So what do you need to know? ► How the National Policy helped change our country ► How it helped move our country from a less developed to a more developed nation ► How it helped grow our nation’s economy ► How it promoted industry (mass production of goods, trade, infrastructure, etc.)
Background … ► Pacific Scandal: in 1871, political corruption in the awarding of contracts to build the transcontinental railway. ► Depression: between 1874 and 1878 Canadian economy suffers from the effects of a worldwide depression with high unemployment, widespread business failure, and loss of confidence in financial institutions.
Need for a National Policy ► With British Columbia being lured by the Americans to join their union, and the Red River Colony in the West trading exclusively with the Americans, and the Transcontinental railway not completed by the Liberal government, MacDonald needed to step in with a bold maneuver.
Three Initiatives ► The National Policy consisted of three initiatives: ► Protective tariffs against foreign goods ► Completion of a Transcontinental railway ► Greater immigration and settlement of the West
Results ► Duties of over 40% levied on products coming into the country (imported goods) ► Secondary manufacturing industries developed in the new Canadian Heartland of Ontario and Quebec ► Protective tariffs: taxes imposed on imported products to encourage people to buy domestic products ► These tariffs allowed struggling Canadian businesses to get back on their feet ► The east and west would now provide a supply base for a strong central manufacturing base in central Canada.
Pros and Cons ► The new supply base of the east and west allowed the central Canadian firms to grow stronger, with money and people moving in to build up the growing markets. ► This had the conversely negative effect of making the east and west suffer an economic decline, the well being of these areas taking a back seat to the development of central Canada. ► Industrialization took hold of Central Canada creating harsh working environments, exploitation of women and children by industries, sweatshops, piecework, and lack of a social safety net.
Definitions ► Sweatshops: places in which people labor for long hours under harsh working conditions, for little wages. ► Social safety net: government programs and services that provide aid for citizens in need. ► Piecework: work that is paid on the basis of the amount done, not on the time it takes
Social response to Industrialization Canada underwent a great transformation during the industrial revolution The standard of living decreased for many in order for the new manufacturing industries to thrive In the cities many working class people lived in slums, sometimes sharing houses with other families There was a lack of running water, sewers, and electricity. These people were also malnourished and babies suffered from high infant mortality rates.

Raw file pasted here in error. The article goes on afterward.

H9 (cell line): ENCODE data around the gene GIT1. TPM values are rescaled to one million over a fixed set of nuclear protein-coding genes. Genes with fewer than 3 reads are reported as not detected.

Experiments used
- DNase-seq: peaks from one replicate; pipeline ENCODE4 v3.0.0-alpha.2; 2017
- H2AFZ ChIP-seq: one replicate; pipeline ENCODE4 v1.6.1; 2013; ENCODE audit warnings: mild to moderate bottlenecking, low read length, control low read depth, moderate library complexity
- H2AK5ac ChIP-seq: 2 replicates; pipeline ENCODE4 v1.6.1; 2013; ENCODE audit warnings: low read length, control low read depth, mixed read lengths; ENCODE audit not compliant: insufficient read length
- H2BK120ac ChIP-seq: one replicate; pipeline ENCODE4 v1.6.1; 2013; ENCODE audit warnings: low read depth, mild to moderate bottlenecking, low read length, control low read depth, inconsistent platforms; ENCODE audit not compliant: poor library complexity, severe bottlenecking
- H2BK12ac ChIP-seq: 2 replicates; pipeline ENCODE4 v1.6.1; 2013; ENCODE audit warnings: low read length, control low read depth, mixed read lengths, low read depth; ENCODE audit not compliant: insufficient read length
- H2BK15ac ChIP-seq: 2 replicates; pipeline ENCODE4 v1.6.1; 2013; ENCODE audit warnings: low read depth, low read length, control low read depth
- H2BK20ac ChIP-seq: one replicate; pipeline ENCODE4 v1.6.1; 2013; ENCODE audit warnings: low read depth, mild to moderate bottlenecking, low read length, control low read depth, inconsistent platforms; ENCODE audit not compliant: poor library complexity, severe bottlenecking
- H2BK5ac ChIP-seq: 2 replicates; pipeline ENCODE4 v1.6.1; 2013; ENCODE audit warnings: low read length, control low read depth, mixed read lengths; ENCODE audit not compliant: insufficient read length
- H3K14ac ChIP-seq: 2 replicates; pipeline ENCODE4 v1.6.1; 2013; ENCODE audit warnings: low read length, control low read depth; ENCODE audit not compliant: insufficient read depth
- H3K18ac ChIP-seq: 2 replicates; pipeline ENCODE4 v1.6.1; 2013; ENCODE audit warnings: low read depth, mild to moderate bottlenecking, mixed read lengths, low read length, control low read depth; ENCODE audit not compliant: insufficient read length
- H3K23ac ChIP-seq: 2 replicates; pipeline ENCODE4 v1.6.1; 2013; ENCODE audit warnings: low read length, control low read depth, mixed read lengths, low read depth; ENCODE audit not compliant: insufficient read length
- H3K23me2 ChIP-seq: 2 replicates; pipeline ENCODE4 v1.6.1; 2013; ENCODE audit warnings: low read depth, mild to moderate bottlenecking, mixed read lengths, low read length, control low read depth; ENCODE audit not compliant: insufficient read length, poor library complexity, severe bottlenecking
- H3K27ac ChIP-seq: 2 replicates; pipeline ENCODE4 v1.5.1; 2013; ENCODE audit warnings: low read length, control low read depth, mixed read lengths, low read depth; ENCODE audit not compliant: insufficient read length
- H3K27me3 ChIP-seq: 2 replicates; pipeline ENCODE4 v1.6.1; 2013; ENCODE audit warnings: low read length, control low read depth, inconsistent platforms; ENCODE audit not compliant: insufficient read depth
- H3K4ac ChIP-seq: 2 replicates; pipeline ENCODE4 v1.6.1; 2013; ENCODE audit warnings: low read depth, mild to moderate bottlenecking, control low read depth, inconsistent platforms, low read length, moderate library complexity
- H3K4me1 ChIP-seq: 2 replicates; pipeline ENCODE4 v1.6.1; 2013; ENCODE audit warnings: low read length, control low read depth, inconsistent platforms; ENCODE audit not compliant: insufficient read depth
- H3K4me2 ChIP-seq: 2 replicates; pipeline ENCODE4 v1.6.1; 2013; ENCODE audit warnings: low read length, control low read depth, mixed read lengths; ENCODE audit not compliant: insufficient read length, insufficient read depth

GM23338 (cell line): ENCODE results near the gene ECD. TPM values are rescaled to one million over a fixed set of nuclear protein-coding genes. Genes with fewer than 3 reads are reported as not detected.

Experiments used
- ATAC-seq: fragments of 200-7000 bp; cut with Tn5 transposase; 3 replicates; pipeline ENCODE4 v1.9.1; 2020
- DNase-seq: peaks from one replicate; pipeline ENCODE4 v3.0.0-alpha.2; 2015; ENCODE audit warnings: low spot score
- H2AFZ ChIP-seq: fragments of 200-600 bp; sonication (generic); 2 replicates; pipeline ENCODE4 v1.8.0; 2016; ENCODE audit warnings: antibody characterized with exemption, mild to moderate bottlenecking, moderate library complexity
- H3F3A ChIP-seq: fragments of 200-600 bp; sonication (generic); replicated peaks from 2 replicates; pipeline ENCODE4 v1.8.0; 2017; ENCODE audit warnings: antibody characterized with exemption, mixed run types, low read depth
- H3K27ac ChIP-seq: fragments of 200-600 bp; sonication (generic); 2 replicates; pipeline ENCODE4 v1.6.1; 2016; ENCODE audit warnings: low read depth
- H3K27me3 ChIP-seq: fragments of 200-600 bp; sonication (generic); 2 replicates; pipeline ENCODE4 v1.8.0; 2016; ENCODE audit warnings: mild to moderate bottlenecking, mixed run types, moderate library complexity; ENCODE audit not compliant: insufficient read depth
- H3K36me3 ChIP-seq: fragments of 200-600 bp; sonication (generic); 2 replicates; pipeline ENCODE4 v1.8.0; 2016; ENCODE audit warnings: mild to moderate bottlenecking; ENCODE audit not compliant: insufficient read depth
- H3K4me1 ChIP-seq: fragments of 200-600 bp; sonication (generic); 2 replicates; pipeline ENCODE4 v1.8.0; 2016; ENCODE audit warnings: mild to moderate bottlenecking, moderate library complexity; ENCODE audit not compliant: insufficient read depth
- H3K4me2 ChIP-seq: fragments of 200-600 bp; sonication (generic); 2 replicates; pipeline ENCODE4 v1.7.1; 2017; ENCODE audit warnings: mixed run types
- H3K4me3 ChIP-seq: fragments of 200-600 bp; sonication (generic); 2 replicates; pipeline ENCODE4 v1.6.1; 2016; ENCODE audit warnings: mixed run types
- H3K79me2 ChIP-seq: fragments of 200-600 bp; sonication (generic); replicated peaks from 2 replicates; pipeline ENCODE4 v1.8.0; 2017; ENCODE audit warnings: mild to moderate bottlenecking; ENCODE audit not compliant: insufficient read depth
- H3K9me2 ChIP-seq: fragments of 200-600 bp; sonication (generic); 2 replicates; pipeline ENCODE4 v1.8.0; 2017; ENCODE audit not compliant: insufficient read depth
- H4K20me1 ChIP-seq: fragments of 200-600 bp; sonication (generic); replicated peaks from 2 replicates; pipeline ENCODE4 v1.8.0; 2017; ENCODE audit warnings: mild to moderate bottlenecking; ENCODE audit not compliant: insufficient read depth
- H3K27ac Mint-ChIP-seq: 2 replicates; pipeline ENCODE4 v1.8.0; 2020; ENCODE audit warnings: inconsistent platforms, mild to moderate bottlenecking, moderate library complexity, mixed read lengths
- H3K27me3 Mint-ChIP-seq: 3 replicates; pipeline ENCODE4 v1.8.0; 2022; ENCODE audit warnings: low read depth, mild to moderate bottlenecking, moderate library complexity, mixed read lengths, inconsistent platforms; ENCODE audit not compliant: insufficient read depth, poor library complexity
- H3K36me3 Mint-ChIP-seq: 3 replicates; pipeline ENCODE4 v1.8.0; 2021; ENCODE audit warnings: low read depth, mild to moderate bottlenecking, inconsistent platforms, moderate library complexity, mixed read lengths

Social response to Industrialization ► The middle class responded to symptoms of the new age such as poverty, alcoholism, and child abuse ► The Progressive movement took initiatives to help the poor, other groups targeted the problems of prostitution, gambling, and the consumption of alcohol ► Others helped to improve public health system such as new hospitals and clinics ► New sewer and water treatment plants were built ► Subsidized housing helped replace crowded houses and eliminate slums
Workers response ► There were two ways for workers in this day and age to stand up to the industrial factory owners: ► Strikes and collective demands for shorter working hours, and more pay ► Others would organize new labor associations and unions, such as the Knights of Labor which expanded into Canada in the 1880’s ► These responses from the middle class and the workers would lead to Canadian citizens strong sense of social responsibility
Review Cause and Effects ► Threat of American annexation of the West ► Too much reliance on American business (competition) ► Desire for workers rights ► American aggressiveness ► Railway construction ► Lack of social safety net ► Poor working and living conditions ► Building of the CPR and exploitation of Chinese workers ► Industrialization of Nova Scotia ► A central Canadian heartland and western and eastern hinterland ► Creation of labor unions ► Canadian sovereignty over the west ► Introduction of protective tariffs ► Pacific Scandal (exposure of political corruption)